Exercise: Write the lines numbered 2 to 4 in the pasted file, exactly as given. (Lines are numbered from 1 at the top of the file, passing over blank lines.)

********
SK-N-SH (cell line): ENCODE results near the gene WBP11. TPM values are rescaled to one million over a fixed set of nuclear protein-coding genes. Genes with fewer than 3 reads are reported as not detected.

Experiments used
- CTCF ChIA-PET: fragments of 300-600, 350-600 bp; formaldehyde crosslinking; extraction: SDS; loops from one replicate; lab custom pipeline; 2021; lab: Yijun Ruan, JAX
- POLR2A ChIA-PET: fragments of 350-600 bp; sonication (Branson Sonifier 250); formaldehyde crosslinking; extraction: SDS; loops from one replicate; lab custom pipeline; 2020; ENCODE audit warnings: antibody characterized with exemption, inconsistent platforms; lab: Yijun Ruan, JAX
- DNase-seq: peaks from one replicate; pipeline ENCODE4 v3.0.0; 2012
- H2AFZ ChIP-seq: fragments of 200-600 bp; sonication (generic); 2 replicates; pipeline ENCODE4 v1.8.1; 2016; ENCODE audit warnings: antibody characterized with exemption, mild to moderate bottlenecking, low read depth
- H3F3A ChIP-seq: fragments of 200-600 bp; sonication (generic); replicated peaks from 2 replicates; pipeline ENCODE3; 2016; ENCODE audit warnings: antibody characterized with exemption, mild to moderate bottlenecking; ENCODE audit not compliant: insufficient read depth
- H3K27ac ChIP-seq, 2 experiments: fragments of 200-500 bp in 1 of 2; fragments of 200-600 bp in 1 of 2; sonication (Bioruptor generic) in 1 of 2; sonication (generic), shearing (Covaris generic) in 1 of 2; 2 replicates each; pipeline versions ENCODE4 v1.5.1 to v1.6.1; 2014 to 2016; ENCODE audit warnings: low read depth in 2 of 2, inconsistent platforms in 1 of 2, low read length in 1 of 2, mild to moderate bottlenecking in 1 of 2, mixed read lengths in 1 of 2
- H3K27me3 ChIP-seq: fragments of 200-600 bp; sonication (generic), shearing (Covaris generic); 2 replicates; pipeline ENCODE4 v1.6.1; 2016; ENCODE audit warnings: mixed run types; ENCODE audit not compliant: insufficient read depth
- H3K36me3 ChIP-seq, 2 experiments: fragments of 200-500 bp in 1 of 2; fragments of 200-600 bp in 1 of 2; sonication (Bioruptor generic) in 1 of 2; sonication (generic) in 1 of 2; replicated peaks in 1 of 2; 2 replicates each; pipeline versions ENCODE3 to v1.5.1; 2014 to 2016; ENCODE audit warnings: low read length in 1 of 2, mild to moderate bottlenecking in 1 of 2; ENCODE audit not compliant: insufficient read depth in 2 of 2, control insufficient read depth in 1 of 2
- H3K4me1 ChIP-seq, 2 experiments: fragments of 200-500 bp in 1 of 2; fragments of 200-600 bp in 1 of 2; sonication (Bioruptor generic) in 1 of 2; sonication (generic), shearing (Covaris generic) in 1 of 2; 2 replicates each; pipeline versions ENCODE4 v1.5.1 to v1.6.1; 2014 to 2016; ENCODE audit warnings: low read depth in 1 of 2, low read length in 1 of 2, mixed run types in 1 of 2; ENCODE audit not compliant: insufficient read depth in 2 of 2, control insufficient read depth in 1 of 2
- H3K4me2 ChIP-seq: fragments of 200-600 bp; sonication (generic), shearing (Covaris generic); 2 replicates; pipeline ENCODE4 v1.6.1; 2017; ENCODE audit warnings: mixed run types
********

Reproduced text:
Experiments used
- CTCF ChIA-PET: fragments of 300-600, 350-600 bp; formaldehyde crosslinking; extraction: SDS; loops from one replicate; lab custom pipeline; 2021; lab: Yijun Ruan, JAX
- POLR2A ChIA-PET: fragments of 350-600 bp; sonication (Branson Sonifier 250); formaldehyde crosslinking; extraction: SDS; loops from one replicate; lab custom pipeline; 2020; ENCODE audit warnings: antibody characterized with exemption, inconsistent platforms; lab: Yijun Ruan, JAX